Acclaimed Martiniquan novelist to delve into themes of identity and history at McGill lecture
Reflecting on themes that drive discussions about identity and cultural dynamics in a multicultural society, renowned author Patrick Chamoiseau will take part in “Creole Conversations” – a public exchange organized by McGill University and led by Lise Gauvin, Professor Emeritus of French Literature, Université de Montréal.
Chamoiseau will comment on some of the key elements that have animated his work over the years: the “creolization” of identities (the dynamics of cross-cultural exchange and transformation) in the history of the Caribbean and in our globalizing present, the legacies of slavery and colonialism, and the uses of memory, history and literature in addressing these issues.
Who: Patrick Chamoiseau, Martiniquan author of numerous essays, plays, short stories and children's books.
What: Free public exchange: “Creole conversations.”
When: May 1, 6 p.m.
Where: McGill University, Arts Building, Moyse Hall, 853 Sherbrooke St. W.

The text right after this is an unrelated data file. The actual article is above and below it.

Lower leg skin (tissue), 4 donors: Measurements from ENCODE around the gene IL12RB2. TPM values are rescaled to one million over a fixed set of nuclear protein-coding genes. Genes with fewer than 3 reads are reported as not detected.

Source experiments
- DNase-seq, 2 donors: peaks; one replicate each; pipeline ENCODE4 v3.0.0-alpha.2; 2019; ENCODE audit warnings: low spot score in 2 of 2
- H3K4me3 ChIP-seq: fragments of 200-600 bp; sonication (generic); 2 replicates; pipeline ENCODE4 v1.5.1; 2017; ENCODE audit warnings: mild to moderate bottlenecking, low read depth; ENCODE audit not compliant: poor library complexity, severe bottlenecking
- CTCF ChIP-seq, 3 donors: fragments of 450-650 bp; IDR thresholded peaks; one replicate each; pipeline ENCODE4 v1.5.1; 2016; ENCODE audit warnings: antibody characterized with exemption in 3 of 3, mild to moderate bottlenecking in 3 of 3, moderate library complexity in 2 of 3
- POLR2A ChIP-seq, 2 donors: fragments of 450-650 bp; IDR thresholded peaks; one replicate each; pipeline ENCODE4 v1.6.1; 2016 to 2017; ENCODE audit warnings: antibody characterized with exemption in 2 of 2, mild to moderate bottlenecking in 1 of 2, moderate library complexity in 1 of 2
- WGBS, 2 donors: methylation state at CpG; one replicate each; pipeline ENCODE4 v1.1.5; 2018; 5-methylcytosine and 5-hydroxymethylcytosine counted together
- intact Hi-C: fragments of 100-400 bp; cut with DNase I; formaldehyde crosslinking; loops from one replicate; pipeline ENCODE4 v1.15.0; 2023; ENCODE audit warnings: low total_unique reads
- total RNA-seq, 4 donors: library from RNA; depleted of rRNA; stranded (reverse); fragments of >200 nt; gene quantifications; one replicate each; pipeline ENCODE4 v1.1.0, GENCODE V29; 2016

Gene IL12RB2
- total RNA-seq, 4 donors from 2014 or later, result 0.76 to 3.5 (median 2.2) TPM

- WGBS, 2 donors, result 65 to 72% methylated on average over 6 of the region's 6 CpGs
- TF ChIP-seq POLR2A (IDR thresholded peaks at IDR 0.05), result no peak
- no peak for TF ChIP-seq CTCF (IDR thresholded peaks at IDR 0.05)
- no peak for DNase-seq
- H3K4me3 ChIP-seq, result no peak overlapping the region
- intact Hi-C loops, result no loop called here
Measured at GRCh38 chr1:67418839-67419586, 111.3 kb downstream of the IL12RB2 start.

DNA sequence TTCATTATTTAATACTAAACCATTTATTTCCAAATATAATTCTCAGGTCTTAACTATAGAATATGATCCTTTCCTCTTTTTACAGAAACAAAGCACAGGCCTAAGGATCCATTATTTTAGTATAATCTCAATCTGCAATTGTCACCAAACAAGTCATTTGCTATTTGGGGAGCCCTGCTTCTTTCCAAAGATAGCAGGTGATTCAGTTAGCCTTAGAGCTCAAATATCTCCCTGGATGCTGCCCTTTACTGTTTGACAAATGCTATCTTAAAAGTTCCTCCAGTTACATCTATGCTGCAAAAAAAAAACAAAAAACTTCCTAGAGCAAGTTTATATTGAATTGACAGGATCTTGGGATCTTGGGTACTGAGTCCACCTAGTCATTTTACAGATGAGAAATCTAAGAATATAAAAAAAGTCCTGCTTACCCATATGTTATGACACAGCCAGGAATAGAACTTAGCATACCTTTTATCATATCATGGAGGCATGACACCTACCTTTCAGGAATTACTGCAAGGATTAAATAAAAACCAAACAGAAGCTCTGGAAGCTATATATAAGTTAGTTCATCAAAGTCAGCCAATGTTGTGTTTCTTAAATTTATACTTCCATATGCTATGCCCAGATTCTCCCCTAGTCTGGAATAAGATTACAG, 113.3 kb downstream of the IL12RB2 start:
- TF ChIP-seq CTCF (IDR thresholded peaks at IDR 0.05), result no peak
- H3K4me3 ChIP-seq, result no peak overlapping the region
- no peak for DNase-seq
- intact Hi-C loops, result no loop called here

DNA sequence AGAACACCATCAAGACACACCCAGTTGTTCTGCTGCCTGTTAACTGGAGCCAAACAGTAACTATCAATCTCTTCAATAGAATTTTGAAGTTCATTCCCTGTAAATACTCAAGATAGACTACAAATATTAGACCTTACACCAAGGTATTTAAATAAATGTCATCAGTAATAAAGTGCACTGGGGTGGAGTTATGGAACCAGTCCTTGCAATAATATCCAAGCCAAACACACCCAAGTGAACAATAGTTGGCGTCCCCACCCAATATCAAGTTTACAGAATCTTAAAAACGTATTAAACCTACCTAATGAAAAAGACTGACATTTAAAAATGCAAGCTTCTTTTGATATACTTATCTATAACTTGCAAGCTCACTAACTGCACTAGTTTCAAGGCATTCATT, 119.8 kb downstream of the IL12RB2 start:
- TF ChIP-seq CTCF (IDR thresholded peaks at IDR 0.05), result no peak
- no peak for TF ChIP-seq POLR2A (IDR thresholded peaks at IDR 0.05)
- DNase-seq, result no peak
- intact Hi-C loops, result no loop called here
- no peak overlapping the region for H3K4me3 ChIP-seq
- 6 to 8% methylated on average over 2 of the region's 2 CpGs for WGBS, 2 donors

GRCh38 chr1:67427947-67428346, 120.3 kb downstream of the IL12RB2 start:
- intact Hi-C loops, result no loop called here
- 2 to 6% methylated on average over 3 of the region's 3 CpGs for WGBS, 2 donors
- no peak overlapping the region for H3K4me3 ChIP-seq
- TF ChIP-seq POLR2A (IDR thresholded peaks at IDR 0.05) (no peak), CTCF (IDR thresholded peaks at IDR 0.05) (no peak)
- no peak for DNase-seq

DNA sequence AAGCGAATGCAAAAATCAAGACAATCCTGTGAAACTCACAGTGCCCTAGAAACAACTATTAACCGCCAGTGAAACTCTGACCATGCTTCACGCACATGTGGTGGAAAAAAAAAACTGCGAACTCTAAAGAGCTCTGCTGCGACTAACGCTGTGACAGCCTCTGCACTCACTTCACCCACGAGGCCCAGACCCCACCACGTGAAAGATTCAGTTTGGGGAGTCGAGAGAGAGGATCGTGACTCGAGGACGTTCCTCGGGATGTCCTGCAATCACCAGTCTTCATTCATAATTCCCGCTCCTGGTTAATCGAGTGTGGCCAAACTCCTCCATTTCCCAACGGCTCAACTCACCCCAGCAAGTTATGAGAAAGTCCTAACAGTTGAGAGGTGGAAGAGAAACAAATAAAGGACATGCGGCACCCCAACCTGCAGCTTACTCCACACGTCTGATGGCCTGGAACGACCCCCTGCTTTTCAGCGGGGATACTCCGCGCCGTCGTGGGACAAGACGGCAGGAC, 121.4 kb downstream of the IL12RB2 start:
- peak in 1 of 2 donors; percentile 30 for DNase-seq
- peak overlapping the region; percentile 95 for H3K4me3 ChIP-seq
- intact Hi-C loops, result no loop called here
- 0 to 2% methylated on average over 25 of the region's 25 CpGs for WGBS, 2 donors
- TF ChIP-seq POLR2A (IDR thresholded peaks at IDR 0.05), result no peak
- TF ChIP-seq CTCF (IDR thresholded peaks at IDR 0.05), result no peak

As an intellectual concerned with the cultural dynamics of globalization and the complexity of diasporic identities, Chamoiseau's work on creolization, the city and the legacies of colonialism have provoked searching debates in the fields of anthropology, history, literature and sociology. Considered one of the most influential authors writing in French today, he has recently published Un dimanche au cachot and has written 10 other novels, including Texaco, which won Le Prix Goncourt, France's most prestigious literary prize.
This event is presented by McGill University’s History Department and the McGill-based French Atlantic History Group, with support from the Beatty Memorial Lectures Fund. The Beatty Memorial Lectures were established in 1952 to bring outstanding international scholars to McGill and to Montreal, to give public lectures and spend time with faculty and students. Chamoiseau’s presentation opens an interdisciplinary workshop (May 1 - May 3) on the history of creolization and poetics of créolité in the French Atlantic world.
On the web: http://atlantique.mcgill.ca/